North Korea has confirmed custody of Travis King in its first response to requests for information on the US soldier’s whereabouts, the UN Command has said.

The 23-year-old private dashed across the border from South Korea on 18 July while on a guided tour.

The UN Command said it would not give more details about Pyongyang’s response at this time.

It said it “did not want to interfere with the efforts to bring him home”.

However, the reply indicates Pyongyang could be ready to start negotiating.

The UN Command, which polices the Demilitarised Zone (DMZ), had sought information on Private 2nd Class (PV2) King using its direct phone line to the North Korean Army [KPA] in the Joint Security Area.

“KPA has responded to the United Nations Command with regards to PV2 King. In order not to interfere with our efforts to get him home, we will not go into details at this time,” a statement said.

The North Koreans had previously acknowledged the request but this is the first time they have responded, confirming the US soldier is in their custody.

North Korea has not publicly acknowledged custody of PV2 King.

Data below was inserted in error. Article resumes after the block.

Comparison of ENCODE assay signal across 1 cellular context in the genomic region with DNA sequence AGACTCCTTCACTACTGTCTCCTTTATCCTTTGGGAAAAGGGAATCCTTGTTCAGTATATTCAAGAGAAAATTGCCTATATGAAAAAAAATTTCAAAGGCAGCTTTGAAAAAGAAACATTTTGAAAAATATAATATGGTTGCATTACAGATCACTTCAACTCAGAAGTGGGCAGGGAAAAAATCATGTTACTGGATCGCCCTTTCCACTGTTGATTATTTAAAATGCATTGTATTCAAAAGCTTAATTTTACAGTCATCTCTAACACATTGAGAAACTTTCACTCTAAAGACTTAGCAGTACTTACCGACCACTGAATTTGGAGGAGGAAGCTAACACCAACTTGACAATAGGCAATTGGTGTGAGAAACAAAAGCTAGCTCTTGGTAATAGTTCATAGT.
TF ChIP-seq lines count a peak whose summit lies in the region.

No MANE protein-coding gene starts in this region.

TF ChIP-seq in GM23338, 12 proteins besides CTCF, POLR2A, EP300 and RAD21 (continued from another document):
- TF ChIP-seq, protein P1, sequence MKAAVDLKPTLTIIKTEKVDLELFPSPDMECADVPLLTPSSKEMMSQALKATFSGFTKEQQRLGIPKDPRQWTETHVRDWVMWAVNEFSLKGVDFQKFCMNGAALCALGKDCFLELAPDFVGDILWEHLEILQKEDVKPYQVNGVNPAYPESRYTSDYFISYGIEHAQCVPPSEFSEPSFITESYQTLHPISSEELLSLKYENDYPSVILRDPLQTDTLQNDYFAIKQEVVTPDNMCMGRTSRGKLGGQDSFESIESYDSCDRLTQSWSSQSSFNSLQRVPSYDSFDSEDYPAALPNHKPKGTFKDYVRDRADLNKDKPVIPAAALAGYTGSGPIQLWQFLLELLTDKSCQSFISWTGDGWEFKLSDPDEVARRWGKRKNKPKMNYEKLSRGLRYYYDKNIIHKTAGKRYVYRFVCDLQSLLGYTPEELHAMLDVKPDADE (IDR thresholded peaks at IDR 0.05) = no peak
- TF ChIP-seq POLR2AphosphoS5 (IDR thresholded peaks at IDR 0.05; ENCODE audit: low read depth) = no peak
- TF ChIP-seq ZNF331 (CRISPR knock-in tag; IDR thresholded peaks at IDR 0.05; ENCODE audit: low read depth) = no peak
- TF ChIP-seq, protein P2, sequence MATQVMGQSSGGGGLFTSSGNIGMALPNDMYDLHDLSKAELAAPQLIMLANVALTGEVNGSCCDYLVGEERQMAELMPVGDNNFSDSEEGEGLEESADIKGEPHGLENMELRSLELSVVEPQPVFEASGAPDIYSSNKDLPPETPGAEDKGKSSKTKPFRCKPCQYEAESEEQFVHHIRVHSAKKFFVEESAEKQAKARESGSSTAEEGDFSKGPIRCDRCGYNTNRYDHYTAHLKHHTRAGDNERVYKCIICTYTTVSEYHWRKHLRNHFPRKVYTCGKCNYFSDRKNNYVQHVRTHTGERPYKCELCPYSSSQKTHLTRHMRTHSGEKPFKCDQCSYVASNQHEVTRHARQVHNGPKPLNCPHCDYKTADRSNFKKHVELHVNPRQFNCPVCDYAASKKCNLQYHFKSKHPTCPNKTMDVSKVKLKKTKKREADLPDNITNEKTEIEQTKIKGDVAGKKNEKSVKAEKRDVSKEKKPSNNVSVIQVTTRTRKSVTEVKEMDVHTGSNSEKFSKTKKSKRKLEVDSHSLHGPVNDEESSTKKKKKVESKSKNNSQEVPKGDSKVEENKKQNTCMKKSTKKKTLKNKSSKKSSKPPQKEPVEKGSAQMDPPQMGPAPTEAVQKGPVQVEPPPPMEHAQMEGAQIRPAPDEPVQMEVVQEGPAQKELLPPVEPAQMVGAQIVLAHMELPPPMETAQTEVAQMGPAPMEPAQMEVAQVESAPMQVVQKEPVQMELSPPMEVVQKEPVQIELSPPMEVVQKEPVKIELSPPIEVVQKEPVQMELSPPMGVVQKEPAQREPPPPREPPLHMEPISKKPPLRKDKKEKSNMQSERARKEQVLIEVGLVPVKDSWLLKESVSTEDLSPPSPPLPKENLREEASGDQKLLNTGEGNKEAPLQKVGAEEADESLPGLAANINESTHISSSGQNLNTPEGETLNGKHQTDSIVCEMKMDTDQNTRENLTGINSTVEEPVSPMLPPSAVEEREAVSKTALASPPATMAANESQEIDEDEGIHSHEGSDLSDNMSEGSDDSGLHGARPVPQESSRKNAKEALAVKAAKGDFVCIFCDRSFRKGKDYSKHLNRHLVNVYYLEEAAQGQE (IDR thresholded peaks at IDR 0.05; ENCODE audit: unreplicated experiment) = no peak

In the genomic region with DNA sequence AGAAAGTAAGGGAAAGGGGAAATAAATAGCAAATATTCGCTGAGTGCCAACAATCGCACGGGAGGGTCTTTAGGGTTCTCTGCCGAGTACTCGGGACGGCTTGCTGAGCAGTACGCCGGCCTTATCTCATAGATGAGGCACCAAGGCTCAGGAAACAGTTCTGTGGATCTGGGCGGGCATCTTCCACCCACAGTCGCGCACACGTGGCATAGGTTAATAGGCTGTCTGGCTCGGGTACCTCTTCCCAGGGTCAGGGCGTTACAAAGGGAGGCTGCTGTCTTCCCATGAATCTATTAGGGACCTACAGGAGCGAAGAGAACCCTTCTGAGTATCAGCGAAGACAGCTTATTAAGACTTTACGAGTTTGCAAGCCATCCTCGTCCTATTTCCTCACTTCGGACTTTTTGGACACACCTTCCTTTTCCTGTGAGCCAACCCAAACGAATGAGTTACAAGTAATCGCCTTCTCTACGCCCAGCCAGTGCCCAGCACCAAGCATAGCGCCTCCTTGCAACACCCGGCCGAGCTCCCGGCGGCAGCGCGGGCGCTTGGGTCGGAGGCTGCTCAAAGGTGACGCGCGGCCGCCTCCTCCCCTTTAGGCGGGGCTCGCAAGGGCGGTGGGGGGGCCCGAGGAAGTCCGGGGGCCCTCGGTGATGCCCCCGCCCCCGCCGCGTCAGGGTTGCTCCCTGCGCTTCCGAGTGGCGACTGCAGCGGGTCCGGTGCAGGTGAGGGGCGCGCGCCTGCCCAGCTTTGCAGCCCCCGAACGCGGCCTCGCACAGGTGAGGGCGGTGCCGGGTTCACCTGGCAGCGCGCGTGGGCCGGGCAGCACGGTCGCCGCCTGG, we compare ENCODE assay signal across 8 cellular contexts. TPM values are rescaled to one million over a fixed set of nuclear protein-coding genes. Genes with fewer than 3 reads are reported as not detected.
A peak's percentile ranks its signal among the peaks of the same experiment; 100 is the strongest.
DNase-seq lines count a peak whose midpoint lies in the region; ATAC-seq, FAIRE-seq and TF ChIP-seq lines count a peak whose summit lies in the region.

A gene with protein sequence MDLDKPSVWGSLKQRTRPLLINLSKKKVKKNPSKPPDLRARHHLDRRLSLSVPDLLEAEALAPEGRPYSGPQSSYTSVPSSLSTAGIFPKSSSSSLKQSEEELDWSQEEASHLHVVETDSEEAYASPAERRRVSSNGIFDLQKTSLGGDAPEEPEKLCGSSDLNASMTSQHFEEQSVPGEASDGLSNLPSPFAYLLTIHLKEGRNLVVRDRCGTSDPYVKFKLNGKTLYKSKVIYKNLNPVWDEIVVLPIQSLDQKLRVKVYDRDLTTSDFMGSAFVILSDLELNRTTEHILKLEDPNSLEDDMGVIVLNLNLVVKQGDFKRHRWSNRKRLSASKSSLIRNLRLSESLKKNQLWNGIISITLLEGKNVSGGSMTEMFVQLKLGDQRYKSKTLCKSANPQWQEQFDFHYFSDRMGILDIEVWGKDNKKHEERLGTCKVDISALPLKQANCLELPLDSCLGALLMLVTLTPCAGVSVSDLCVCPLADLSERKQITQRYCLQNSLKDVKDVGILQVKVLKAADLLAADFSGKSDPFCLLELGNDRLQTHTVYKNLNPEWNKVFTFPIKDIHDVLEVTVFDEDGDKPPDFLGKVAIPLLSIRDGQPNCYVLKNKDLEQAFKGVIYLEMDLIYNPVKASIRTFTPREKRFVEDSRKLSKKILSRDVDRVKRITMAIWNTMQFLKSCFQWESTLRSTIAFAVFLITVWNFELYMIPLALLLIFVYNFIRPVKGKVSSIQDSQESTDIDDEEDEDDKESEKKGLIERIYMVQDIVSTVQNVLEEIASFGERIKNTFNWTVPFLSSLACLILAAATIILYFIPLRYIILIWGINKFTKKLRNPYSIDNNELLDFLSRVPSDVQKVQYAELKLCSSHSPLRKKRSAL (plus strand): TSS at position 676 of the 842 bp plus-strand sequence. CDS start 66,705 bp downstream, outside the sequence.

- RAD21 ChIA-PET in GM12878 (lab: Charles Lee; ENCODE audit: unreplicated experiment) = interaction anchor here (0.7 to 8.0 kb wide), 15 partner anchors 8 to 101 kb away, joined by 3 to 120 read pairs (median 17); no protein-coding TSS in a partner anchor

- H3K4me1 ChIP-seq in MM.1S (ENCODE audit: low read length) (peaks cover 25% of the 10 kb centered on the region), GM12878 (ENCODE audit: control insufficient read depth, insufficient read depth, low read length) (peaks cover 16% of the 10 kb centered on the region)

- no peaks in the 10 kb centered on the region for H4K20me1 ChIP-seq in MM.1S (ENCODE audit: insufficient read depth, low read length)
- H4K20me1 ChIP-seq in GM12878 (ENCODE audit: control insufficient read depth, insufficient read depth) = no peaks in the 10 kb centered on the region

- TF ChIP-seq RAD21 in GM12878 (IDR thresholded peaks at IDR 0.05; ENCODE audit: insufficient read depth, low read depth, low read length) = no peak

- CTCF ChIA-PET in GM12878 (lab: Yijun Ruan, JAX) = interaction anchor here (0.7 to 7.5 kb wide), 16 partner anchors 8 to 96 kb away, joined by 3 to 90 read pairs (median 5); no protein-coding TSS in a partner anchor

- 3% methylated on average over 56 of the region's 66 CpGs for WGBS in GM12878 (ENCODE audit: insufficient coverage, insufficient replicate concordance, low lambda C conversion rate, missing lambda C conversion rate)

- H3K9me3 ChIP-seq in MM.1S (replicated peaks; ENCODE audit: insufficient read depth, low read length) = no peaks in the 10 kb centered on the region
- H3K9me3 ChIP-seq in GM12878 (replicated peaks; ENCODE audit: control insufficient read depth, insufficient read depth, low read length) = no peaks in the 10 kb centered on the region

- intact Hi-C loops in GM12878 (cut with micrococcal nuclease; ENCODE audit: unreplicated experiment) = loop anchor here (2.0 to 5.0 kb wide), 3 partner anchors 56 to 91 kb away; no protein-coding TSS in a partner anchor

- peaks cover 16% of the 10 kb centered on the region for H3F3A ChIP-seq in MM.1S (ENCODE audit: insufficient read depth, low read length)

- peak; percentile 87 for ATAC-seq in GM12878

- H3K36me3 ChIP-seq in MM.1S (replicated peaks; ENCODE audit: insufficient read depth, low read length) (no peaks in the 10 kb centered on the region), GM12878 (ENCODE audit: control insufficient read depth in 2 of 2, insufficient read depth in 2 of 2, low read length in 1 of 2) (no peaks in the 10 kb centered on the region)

Before he crossed the border, PV2 King served two months in detention in South Korea for assault charges. He was released on 10 July.

He was supposed to fly back to the US to face disciplinary proceedings but managed to leave the airport and join the DMZ tour.

He is a reconnaissance specialist who had been in the army since January 2021 and was in South Korea as part of his rotation.

The Demilitarised Zone (DMZ) separates the two Koreas and is one of the most heavily fortified areas in the world.

It is filled with landmines, surrounded by electric and barbed wire fencing and surveillance cameras. Armed guards are supposed to be on alert 24 hours a day.

The DMZ has separated the two countries since the Korean War in the 1950s, in which the US backed the South.

The war ended with an armistice, meaning that the two sides are still technically at war. Tens of thousands of US troops remain in the South.

As the US and North Korea do not have diplomatic relations, the Swedish embassy in Pyongyang tends to negotiate on behalf of the US. Currently, its diplomatic staff are not in the country, because of the ongoing border closure since the pandemic.

Both the UN Command, which runs the border area and the South Korean military have direct phone lines to the North Korean military, which they call daily to check in, though the North Koreans do not always pick up.

In recent years, a number of American citizens who illegally entered North Korea – excluding those convicted of criminal activity there – have been released within six months.

The detention of the soldier presents a major foreign policy headache for US President Joe Biden. PV2 King is believed to be the only American citizen currently in North Korean custody. Six South Koreans remain in detention there.

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